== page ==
• A key indicator of this equilibrium is business inventories -- stockpiles of raw materials and finished goods. The business sector has no unexpected, or unplanned, changes in inventories.

Out of Balance

Once the Keynesian model achieves equilibrium it remains in equilibrium. But what happens if the level of aggregate production does not achieve equilibrium? What if aggregate production is less than or greater than that needed for equilibrium? Fortunately, the Keynesian model has a stable equilibrium. That is, should the model not be in equilibrium it moves toward equilibrium.

Disequilibrium in the Keynesian model results when aggregate expenditures are not equal to aggregate production. More specifically, this is an aggregate production level that does not coincide with the intersection of the aggregate expenditures line and the 45-degree line.

A graphical analysis of disequilibrium is in order. The exhibit to the right displays equilibrium in the Keynesian model. Aggregate production is $12 trillion at the intersection of the aggregate expenditures line and the 45-degree line. If aggregate production is greater than or less than $12 trillion, we have disequilibrium. Let's consider each alternative.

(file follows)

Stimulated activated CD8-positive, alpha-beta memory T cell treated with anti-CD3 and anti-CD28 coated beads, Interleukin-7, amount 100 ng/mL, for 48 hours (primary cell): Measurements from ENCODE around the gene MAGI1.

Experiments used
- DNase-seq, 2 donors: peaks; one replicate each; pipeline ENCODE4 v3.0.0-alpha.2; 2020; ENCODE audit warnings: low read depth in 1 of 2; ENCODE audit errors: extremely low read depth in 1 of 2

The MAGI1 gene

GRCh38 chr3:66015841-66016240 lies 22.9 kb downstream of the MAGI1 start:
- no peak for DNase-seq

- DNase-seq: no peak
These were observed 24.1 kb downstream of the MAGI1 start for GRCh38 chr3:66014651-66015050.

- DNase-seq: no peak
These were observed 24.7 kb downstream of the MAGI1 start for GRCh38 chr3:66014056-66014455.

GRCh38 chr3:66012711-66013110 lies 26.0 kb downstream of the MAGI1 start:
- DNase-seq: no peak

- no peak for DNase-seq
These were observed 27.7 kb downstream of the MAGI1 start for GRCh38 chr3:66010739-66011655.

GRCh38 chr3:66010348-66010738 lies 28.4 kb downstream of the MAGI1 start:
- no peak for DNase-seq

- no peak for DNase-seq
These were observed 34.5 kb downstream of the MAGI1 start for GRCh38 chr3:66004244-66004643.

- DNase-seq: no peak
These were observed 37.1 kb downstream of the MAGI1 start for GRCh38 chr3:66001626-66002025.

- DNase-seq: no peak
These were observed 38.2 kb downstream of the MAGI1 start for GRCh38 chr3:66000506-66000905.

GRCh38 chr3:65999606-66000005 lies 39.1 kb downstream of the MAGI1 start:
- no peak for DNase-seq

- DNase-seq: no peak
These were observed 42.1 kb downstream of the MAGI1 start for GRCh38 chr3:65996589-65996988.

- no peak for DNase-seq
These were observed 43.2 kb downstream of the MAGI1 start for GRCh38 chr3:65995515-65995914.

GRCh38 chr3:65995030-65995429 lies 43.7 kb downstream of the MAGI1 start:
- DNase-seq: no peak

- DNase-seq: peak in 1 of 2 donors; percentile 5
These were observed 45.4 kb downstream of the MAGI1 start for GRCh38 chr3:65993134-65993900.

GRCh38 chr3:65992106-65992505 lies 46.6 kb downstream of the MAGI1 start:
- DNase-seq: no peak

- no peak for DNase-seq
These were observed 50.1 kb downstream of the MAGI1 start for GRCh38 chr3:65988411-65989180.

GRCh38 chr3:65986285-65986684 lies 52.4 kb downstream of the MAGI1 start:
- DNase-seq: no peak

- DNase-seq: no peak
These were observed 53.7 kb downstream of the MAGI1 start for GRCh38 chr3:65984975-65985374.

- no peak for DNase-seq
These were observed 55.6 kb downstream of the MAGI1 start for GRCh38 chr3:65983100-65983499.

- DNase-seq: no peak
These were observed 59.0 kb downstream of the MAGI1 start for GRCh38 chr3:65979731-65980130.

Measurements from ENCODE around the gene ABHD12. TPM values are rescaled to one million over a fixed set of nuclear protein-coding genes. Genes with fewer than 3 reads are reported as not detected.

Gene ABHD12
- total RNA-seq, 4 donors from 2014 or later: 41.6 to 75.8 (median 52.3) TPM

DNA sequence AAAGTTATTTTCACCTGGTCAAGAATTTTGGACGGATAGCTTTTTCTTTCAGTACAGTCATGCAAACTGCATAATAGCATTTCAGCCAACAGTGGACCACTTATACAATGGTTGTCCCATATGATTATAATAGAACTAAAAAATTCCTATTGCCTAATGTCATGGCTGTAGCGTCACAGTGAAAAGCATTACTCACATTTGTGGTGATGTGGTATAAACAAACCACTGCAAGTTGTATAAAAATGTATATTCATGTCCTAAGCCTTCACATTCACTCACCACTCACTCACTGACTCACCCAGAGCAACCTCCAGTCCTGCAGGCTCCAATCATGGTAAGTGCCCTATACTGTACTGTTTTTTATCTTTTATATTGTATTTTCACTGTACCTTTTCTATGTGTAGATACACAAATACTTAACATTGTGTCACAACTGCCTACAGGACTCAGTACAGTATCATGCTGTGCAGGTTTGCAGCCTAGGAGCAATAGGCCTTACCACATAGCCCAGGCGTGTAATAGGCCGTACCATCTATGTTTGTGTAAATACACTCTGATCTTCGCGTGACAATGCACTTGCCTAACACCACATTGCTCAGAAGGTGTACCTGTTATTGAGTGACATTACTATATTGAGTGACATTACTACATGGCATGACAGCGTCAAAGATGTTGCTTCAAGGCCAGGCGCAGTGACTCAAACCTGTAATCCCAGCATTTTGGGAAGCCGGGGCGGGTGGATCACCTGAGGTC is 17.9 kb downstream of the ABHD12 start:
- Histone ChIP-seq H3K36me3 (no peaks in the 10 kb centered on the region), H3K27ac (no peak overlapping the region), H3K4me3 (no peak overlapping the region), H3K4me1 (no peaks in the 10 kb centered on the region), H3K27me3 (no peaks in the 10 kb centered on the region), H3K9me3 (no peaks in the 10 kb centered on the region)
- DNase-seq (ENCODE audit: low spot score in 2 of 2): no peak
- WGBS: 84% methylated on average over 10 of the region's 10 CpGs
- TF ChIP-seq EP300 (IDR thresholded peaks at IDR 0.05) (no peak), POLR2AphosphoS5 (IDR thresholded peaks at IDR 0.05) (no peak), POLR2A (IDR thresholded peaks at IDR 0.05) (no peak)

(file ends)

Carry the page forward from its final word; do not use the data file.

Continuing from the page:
• Greater Than $12 Trillion: Suppose aggregate production is $18 trillion. Click the [$18 Trillion] button to highlight this alternative. At $18 trillion, the aggregate expenditures line lies beneath the 45-degree line and aggregate expenditures are $16.5 trillion, less than aggregate production.

    The difference between aggregate expenditures and aggregate production means that economy-wide production surpluses exist. Economy-wide surpluses result in unplanned increases in inventories because the business sector sells less output than current production. The $1.5 trillion vertical distance between the aggregate expenditures line and the 45-degree line indicates the increase in business inventories.

    The build-up of inventories motivates the business sector to reduce aggregate production. The decrease in aggregate production then moves the economy to the $12 trillion equilibrium level. In the course of this adjustment, aggregate expenditures decline from $16.5 trillion to $12 trillion.


  • Less Than $12 Trillion: Now suppose aggregate production is $6 trillion. Click the [$6 Trillion] button to highlight this alternative. At $6 trillion, the aggregate expenditures line lies above the 45-degree line and aggregate expenditures are $7.5 trillion, greater than aggregate production.